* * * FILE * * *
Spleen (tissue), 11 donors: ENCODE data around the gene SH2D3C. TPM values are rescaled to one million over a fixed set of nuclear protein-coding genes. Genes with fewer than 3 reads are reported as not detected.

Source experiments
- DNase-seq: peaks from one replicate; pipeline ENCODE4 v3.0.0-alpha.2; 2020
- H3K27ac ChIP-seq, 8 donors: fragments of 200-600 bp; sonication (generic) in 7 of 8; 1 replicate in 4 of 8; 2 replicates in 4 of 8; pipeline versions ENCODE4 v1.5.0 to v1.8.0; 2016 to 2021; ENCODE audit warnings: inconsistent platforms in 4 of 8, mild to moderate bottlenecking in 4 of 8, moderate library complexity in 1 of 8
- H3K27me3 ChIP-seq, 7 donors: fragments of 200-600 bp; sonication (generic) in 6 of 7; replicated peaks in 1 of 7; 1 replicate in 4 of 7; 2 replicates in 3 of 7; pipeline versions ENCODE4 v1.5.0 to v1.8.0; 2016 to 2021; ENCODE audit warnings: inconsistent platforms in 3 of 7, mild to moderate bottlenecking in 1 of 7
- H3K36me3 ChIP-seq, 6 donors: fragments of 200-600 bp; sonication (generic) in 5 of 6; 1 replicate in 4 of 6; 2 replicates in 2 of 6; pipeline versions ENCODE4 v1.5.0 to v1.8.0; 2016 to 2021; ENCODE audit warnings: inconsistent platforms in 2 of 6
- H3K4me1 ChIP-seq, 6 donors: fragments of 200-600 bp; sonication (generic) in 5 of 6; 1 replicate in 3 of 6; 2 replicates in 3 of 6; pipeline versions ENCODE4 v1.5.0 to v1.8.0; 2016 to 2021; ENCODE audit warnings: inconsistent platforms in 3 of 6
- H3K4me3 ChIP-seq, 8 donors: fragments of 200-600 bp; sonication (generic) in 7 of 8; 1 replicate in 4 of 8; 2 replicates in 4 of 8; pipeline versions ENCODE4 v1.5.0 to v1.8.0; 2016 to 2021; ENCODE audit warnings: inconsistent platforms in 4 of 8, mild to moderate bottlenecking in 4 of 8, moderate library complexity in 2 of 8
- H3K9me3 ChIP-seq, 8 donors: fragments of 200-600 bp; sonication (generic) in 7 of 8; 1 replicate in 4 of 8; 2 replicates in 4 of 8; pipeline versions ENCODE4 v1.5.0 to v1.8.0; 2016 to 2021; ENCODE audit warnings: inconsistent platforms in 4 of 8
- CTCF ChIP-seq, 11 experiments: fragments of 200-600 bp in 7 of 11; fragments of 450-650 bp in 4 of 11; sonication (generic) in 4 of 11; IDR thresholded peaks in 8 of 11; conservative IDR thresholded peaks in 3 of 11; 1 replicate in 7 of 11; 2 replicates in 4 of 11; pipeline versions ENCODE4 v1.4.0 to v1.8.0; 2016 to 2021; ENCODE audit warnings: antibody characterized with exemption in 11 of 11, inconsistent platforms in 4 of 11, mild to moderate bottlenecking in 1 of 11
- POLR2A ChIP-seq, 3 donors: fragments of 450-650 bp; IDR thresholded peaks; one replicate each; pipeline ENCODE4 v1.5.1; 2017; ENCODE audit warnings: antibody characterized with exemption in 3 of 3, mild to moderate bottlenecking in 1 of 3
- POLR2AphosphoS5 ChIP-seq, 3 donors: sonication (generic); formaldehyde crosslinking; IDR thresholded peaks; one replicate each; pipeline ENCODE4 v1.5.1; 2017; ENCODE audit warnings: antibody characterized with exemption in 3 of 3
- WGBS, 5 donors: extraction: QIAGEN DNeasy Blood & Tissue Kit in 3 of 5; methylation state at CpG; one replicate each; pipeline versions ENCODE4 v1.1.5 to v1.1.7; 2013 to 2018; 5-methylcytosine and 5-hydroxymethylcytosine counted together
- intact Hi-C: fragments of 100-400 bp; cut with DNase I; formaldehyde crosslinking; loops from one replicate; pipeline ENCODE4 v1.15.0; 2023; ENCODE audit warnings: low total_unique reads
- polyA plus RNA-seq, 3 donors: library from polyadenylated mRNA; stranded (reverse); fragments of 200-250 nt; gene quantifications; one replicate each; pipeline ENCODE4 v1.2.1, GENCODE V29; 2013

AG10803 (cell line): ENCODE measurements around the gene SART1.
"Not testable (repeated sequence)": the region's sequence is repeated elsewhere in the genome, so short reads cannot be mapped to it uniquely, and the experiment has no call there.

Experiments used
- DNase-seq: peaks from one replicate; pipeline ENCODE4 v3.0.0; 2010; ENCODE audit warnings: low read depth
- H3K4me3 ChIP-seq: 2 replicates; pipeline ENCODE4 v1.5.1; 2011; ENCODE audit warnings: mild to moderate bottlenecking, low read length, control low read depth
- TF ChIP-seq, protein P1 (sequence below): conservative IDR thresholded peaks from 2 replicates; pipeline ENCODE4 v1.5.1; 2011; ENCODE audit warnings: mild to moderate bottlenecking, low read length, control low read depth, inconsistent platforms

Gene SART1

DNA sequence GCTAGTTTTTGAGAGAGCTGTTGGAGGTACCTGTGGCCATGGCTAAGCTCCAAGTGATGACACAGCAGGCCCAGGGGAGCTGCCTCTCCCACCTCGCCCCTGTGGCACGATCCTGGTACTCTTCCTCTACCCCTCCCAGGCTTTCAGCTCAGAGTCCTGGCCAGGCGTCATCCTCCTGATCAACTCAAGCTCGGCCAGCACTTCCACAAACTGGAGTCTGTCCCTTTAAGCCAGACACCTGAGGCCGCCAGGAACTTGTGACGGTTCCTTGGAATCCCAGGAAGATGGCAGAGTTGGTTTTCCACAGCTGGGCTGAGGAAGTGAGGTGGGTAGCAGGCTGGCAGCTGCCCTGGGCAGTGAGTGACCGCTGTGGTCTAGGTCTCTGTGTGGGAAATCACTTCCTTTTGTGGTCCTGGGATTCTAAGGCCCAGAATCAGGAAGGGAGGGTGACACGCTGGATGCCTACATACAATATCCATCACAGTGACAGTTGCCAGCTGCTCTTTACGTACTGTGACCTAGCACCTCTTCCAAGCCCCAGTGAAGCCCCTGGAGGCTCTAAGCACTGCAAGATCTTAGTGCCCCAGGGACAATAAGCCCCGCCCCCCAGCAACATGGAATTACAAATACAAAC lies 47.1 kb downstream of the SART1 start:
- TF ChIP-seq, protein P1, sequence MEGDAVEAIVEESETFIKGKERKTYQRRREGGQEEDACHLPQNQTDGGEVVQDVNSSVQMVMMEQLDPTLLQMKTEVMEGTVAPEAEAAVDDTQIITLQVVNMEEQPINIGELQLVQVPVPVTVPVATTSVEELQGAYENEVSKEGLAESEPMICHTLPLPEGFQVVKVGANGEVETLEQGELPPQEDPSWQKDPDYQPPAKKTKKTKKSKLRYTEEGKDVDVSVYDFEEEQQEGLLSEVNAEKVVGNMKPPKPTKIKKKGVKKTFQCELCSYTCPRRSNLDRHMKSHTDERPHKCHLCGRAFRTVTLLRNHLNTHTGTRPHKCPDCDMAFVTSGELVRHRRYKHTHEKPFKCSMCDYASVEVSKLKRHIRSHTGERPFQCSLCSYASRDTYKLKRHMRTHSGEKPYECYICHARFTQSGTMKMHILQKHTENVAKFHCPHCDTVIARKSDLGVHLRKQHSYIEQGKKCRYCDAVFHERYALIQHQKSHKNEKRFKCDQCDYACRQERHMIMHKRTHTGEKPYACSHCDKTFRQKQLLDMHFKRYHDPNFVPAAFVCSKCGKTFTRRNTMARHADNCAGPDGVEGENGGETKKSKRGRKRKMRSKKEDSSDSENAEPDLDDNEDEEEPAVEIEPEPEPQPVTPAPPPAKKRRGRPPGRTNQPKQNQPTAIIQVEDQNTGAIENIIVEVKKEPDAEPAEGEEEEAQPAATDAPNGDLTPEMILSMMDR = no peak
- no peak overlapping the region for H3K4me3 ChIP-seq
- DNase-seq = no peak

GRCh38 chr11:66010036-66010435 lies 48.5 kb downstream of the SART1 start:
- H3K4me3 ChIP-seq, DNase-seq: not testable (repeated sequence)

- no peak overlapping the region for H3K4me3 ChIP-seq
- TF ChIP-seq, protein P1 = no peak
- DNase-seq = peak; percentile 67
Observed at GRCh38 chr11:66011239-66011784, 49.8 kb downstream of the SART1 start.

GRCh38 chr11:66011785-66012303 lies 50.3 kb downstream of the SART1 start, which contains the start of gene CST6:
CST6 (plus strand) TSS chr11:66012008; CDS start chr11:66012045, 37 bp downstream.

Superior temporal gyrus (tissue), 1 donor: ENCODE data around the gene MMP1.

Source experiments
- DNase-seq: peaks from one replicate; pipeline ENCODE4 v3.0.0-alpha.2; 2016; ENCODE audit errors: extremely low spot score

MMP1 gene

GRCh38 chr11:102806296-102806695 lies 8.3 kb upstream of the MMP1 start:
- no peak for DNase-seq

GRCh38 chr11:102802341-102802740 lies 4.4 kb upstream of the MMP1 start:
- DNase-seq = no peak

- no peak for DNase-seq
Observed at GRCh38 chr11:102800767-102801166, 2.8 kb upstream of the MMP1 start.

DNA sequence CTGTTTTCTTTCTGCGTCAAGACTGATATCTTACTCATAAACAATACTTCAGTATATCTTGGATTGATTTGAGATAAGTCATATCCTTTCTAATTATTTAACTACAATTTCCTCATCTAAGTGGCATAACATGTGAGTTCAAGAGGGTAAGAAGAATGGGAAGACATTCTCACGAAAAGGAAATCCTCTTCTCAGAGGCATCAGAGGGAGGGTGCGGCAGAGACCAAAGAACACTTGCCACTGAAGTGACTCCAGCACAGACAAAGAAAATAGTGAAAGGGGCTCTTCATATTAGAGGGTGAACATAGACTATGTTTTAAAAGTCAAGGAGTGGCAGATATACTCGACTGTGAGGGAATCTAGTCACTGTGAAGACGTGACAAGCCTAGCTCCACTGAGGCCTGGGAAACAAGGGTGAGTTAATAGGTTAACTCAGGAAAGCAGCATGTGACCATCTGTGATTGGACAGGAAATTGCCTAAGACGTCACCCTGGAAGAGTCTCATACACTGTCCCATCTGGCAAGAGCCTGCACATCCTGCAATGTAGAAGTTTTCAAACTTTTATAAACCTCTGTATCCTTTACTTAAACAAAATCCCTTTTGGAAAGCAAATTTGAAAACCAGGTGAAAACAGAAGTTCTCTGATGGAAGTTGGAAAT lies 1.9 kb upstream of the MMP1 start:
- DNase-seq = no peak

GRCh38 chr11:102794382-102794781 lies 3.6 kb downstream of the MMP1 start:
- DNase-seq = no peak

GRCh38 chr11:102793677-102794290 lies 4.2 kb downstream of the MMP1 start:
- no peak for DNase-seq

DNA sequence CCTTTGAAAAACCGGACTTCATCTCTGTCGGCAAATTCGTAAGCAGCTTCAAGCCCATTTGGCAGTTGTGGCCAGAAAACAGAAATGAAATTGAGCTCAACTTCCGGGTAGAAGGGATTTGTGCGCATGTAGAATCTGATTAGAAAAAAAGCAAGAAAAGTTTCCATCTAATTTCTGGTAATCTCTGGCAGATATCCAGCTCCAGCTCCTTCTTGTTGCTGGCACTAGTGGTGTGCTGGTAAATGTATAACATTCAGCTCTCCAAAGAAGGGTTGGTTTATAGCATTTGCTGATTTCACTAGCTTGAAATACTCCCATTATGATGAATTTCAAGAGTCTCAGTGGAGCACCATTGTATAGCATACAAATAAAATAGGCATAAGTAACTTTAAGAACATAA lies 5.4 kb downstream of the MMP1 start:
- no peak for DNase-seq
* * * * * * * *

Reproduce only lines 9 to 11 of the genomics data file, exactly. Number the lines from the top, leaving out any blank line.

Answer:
- H3K9me3 ChIP-seq, 8 donors: fragments of 200-600 bp; sonication (generic) in 7 of 8; 1 replicate in 4 of 8; 2 replicates in 4 of 8; pipeline versions ENCODE4 v1.5.0 to v1.8.0; 2016 to 2021; ENCODE audit warnings: inconsistent platforms in 4 of 8
- CTCF ChIP-seq, 11 experiments: fragments of 200-600 bp in 7 of 11; fragments of 450-650 bp in 4 of 11; sonication (generic) in 4 of 11; IDR thresholded peaks in 8 of 11; conservative IDR thresholded peaks in 3 of 11; 1 replicate in 7 of 11; 2 replicates in 4 of 11; pipeline versions ENCODE4 v1.4.0 to v1.8.0; 2016 to 2021; ENCODE audit warnings: antibody characterized with exemption in 11 of 11, inconsistent platforms in 4 of 11, mild to moderate bottlenecking in 1 of 11
- POLR2A ChIP-seq, 3 donors: fragments of 450-650 bp; IDR thresholded peaks; one replicate each; pipeline ENCODE4 v1.5.1; 2017; ENCODE audit warnings: antibody characterized with exemption in 3 of 3, mild to moderate bottlenecking in 1 of 3